I’ve stocked a complete lab good to >40Ghz primarily from hamfests, flea markets, e-bay, and the local electronic recycling place. Total bill is probably in the $5k range over the last 20+ years, but but bought new would be ~50-100x that.

    Last week’s purchase was a 102 chan logic analyzer for $0.99…

    Keep an eye out for things that have narrow use cases that can be extended. A fine example is Cellular test gear. It will often be an integrated unit that can be a signal generator, a spectrum analyzer, and power meter all in one. Optical gear can also often be used for RF. Look for the gear that has a separate head for the optical interface. The HP 8702 is a good example of a network analyzer good to 6Ghz but is called an ‘optical’ analyzer.

    That being said, beware things that need very expensive unobtainium accessories. The HP 8753{a,b,c} network analyzer is a fine example. To be really useful, it needs a matching s-parameter test set. Which will exceed the cost of the 8753 by a factor of 2…Probes for 8756/57 are another good example. The analyzer might be $200, but the probes are $150 each and you need at least 3.

    The HP 70000 Modular Measurement system has some incredible buys by the way.



    No really… I learned the hard way! All the good deals sell QUICK. But hey, for every winner, there is at least one loser so… go ahead.. sleep in… I don’t mind!


    Hamfests are EARLY AFFAIRS. It is STAGGERING how early these old geezers are out and hog-trading. And there are a lot who do it for a retirement income, and some who are even middle age and doing it as a regular business. But at the ham fests, be EARLY. It is the individual hobbyists who have the best and worst prices, and you can bet the best stuff is gone by 8am…


  9. I would only get this kind of gear if I could just not afford it new. I would always be questioning the results especially with something like a VNA. Also the features on a modern VNA are amazing if your used to even a unit from the 2000’s. Things like wizard based measurement of differential s-parameters and adapter de-embeding. Support for calibration on things like unknown through and non switched 130dB power sweeps!

    1. I picked up my first O-scope at Goodwill for $5. It worked, but it was very old and the paper caps had lost most of their electrolyte so the calibration was off a bit. Found a manual and schematic online.

      That’s another thing about much of this older test equipment; often, the manuals/schematics have been scanned and are freely downloadable.

      1. Manuals with full schematics, theory of operation, circuit descriptions, and calibration procedures. Those old Tektronix manuals are joy to read, and taught me a ton. Now if I could only get over this Oscilloscope addiction…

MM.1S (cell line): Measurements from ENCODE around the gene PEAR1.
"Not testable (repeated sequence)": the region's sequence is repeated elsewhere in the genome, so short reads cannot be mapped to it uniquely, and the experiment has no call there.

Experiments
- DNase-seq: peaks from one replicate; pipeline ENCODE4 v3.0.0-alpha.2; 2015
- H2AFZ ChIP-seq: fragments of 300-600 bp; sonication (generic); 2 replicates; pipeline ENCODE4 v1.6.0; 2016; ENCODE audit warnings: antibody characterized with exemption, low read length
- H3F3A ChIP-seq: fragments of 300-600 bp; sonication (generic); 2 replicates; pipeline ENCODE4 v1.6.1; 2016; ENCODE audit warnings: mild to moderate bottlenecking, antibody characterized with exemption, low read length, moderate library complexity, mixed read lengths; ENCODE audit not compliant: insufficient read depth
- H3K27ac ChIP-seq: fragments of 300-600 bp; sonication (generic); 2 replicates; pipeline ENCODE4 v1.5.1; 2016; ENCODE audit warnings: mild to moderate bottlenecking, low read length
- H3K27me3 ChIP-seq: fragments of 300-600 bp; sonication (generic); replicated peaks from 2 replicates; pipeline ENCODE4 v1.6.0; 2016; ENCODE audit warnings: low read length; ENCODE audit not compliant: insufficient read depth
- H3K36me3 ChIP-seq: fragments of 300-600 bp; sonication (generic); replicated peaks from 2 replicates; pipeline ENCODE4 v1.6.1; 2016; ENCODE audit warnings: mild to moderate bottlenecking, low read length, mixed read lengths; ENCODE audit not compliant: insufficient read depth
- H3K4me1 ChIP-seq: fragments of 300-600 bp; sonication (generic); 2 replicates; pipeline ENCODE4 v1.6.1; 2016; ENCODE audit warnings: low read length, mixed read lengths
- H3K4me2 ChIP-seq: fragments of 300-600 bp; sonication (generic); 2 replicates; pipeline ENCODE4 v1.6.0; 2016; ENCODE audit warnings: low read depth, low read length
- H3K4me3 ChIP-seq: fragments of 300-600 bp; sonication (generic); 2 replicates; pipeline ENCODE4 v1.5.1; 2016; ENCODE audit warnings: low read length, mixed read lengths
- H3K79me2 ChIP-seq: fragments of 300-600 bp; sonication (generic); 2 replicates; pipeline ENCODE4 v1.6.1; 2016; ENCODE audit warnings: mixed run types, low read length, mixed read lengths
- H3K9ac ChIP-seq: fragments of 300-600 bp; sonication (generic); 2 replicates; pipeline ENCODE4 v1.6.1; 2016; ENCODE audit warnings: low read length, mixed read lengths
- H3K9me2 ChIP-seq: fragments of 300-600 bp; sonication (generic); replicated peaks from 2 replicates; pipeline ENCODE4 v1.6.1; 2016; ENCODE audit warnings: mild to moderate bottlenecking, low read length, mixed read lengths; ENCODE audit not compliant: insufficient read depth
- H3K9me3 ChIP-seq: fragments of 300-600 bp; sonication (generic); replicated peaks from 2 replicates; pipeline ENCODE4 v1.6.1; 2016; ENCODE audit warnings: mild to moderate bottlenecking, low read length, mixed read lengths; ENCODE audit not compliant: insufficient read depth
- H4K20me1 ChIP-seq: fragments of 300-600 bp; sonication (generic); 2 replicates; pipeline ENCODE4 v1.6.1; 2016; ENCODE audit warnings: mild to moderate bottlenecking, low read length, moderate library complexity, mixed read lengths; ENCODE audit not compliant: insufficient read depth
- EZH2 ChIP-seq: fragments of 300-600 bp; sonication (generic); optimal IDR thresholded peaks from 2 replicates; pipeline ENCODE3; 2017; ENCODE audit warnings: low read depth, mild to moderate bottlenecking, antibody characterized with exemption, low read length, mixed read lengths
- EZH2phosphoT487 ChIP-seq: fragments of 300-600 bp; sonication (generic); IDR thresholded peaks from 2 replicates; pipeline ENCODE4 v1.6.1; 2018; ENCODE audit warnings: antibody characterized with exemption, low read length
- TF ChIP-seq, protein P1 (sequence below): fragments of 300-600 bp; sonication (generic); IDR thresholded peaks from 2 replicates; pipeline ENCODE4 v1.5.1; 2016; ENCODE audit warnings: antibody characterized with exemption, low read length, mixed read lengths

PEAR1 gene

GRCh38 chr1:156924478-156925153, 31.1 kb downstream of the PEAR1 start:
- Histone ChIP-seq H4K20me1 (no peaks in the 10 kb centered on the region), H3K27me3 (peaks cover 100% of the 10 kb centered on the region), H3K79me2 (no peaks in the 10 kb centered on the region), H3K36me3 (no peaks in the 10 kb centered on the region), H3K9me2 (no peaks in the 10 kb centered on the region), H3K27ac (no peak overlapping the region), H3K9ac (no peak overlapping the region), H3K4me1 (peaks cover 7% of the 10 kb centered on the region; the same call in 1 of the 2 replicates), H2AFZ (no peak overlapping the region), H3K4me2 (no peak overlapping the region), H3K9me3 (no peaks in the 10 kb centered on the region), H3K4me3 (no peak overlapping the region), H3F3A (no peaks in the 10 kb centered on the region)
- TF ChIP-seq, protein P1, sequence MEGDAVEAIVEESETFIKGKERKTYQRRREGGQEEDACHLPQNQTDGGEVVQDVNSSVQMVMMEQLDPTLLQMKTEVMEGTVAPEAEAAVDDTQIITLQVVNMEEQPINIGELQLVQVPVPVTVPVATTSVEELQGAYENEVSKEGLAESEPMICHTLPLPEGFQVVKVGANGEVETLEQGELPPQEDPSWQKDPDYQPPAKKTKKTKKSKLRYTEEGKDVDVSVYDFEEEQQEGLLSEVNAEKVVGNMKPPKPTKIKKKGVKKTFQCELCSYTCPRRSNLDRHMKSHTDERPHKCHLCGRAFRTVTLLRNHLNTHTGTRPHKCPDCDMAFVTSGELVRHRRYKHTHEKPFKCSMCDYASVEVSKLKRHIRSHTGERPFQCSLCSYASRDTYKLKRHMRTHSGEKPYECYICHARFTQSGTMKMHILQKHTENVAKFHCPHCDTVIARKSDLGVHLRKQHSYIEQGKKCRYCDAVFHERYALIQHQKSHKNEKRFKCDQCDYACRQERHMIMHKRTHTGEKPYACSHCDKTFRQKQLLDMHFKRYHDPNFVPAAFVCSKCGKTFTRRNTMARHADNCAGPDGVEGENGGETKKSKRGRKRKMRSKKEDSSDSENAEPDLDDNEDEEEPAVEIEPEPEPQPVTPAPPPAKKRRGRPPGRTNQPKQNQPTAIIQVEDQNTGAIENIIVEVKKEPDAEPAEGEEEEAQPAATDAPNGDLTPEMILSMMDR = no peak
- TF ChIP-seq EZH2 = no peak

10. Another approach to these sales is to go around just before the end, often the vendors will cut their prices pretty dramatically if it means they don’t have to load that heavy gear back into the trailer. This is a good approach if you see the item you want but it’s overpriced.

  11. I’ve never bought much test equipment from hamfests, but I have found a lot interesting stuff at them in the past (mainly weird old single-board computers and trainers from the 1970s).

    The test equipment I do have (that isn’t new) I did buy used, though. Two different scopes (a Tek 2213 and a Fluke PM-3380B Combi-Scope) – both have served me well (I also picked up a used Tek cart for the Tek scope from somebody off the Electro-Tech forums). An old HP-200AB audio signal generator was found at Goodwill.

    I generally just go to the hamfests to find the strange stuff – and if on occasion a piece of test equipment is there that I am fairly certain works, and I need it, and the price is right – I’ll grab it. But I tend to be much more interested in the old bits of junk and antique electronics that can’t be found anywhere else besides some old codger’s attic or basement.

    Also – sometimes the really interesting and well kept stuff will generally be sold by the few older women. In many cases, sad as it is, they are selling their late husband’s equipment, parts, kits, etc. Some may know what they are selling, but most are just looking to get rid of it. Much of it typically is in great shape.

  12. If you’re at university, it might also be worth a try asking the lab technicians. Quite often, they’ll have old gear stashed that is just waiting to be disposed of, and that they’re willing to just pass on to someone to avoid wasting working equipment. I got hold of a tektronics TDS210 for free from my university, as they’d replaced them with newer colour scopes a year or so back, and just a load of them stacked up in the storeroom, taking up space.